In 2009, the last three remaining families raised owlets there. Relying on ground squirrel burrows, along with thoughtfully placed man-made nesting chambers, the burrowing owls at Shoreline have delighted park users for the past several decades.
But plans now being drawn up by the city of Mountain View put this animal's future in doubt.
In 2008, city staff presented plans for an athletic field that would use Shoreline Park lands along Garcia Avenue. In July 2009, city staff released a request for proposals for the design of the athletic field, and on Sept. 22 the council approved a $667,300 contract for BAS and Associates to design the facility.
The September staff report to the council does not discuss an environmental impact report or analysis of alternatives for this development. The report mentions conversations with "local experts and the California Department of Fish and Game to develop an owl mitigation plan," and describes the option of purchasing off-site mitigation credits in eastern Alameda County, enhancing foraging habitat within Shoreline, or some combination of the two. The report concludes that the "Council does not have to make a decision about owl mitigation strategy for the athletic field project at this time."
City Council decisions for years have benefited burrowing owls; that's why Shoreline still has a population while Palo Alto's and Sunnyvale's owls have disappeared. The current situation, however, is a classic case of good intentions, but less-than-complete information, guiding a series of decisions. It's time to step back and do the right thing.
Of the myriad questions this project and its process bring up, here are a few:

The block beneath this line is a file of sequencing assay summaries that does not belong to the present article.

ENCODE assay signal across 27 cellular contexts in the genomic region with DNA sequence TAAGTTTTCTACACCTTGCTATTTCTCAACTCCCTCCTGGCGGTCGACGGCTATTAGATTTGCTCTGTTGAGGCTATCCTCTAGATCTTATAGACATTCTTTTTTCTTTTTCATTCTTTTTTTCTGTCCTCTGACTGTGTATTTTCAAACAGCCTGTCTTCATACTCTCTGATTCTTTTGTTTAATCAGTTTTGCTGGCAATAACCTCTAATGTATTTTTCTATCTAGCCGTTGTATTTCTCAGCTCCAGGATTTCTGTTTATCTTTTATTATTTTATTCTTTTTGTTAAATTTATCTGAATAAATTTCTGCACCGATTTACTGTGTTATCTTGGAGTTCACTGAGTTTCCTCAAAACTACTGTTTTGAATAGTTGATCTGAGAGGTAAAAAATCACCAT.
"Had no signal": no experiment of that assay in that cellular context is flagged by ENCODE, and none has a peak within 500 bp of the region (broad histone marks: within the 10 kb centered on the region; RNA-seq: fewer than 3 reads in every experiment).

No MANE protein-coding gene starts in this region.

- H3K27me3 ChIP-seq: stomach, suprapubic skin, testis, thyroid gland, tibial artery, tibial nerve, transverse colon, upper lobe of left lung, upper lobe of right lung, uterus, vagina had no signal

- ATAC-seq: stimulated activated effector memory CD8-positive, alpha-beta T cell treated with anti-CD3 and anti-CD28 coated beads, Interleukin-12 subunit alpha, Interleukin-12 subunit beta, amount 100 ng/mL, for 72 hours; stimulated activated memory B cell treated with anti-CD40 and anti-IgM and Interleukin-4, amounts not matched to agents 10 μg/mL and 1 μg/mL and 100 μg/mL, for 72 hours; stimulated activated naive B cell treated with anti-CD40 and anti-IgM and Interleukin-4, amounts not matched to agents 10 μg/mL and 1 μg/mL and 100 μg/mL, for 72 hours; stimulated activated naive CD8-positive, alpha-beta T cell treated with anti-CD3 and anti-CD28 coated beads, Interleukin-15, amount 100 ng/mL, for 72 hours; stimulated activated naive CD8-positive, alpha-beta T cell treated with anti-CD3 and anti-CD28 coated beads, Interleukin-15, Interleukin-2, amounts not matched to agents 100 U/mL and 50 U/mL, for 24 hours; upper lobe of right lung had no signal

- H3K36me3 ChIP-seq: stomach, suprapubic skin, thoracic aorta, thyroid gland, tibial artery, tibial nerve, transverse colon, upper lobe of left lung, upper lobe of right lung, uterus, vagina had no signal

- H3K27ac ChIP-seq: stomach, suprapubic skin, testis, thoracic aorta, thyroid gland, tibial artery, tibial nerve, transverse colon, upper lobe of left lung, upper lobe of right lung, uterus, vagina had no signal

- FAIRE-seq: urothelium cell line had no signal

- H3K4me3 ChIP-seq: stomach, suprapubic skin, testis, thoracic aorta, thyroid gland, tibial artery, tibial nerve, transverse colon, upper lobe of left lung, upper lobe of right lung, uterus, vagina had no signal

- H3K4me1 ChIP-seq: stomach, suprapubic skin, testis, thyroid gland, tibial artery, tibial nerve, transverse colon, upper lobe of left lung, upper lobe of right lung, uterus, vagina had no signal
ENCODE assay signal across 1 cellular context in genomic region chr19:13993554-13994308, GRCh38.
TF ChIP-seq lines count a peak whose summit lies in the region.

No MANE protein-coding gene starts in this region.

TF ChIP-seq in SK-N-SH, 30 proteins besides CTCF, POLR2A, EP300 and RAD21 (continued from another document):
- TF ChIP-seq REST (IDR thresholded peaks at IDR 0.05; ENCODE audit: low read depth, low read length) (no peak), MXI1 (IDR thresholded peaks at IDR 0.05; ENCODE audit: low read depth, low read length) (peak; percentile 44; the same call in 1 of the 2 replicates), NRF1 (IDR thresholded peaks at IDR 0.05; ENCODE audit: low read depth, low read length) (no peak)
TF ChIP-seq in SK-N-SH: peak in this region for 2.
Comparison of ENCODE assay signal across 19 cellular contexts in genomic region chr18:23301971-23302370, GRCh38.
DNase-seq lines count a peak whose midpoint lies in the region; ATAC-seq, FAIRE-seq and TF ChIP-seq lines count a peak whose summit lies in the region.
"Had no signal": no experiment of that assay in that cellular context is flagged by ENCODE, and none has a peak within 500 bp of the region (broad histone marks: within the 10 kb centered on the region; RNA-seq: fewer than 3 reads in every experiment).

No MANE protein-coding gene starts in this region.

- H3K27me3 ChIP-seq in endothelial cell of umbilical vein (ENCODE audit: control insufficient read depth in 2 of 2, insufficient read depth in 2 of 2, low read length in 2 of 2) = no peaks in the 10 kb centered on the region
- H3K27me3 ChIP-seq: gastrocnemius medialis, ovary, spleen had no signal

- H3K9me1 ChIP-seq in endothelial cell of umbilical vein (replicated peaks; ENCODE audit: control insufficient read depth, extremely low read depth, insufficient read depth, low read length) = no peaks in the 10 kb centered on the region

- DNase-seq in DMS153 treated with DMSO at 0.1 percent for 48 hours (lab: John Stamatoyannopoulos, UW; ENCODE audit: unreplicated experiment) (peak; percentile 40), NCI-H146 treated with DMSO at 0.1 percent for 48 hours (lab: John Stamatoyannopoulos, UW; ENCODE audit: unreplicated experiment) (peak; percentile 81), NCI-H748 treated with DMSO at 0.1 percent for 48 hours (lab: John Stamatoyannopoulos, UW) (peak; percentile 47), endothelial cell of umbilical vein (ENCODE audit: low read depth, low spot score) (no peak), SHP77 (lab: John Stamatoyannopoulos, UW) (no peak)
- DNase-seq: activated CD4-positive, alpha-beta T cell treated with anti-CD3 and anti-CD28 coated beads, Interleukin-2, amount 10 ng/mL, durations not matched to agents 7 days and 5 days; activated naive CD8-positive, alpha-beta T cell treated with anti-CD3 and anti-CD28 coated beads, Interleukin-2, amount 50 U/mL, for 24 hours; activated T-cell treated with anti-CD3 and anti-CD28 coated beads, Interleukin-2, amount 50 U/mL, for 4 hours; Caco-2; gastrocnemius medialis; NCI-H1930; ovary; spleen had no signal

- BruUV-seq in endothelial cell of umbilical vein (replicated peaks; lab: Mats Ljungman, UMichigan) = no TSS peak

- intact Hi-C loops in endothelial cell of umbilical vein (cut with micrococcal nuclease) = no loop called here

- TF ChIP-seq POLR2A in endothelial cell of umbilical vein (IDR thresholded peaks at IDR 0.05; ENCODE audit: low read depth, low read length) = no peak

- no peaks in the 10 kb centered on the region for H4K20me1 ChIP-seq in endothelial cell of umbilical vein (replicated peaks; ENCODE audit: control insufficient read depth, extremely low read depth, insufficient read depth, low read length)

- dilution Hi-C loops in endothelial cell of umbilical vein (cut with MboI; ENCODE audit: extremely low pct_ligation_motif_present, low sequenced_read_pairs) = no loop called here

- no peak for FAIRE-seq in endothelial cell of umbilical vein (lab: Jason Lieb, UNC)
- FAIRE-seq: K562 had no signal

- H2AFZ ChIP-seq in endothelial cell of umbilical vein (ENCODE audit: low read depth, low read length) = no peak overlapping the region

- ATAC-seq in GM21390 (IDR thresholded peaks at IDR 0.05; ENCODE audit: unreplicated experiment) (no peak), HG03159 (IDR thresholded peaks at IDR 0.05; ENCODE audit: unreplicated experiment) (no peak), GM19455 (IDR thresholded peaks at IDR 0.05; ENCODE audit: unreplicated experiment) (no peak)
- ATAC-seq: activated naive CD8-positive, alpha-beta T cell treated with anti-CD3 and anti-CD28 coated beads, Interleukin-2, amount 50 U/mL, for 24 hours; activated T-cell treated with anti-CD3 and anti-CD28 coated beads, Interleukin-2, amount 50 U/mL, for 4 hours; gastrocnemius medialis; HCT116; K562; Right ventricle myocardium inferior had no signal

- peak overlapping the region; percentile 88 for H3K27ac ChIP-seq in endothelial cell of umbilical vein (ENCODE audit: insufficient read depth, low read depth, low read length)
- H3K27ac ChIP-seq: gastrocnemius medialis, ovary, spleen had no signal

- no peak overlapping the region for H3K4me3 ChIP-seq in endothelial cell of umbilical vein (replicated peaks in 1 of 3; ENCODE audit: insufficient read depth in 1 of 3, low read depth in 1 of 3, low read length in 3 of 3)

• Why are the owls an afterthought?
• Why are we considering the export of our local biological treasures to Alameda County?
• What happened to the city's commitment to sustainability and the preservation of biodiversity (see Mountain View General Plan, Mountain View 2009 Sustainability Report, Shoreline at Mountain View Web site)?
• In the long run, which would be remembered and appreciated more by residents: another athletic field, or the creation of a burrowing owl preserve?
We believe that the City Council is truly interested in informing the public in an open public process regarding these decisions, and is willing to save the burrowing owls of Shoreline. But somehow the City Council hasn't been briefed on 1) the nearly extinct level of the local population; 2) The horrendously poor track record of off-site mitigation for burrowing owls (it doesn't work); and 3) the need for a series of burrowing owl preserves along the Bay to ensure the existence of this species as part of our precious ecosystem.
So, if the athletic field is a done deal, what do we do about those beautiful owls? Should they be an afterthought? ("Council does not have to make a decision ... at this time.) Or should they be the very first consideration?
Burrowing owls are on the brink of extinction in Mountain View and in our county. Here's an opportunity for the city to have a positive impact. Get beyond "what the law requires" or "what the consultants recommend" and do something memorable, for this generation and the next, that you can all be proud of. Create a burrowing owl preserve at Shoreline.
For more information, see www.scvas.org or contact firstname.lastname@example.org.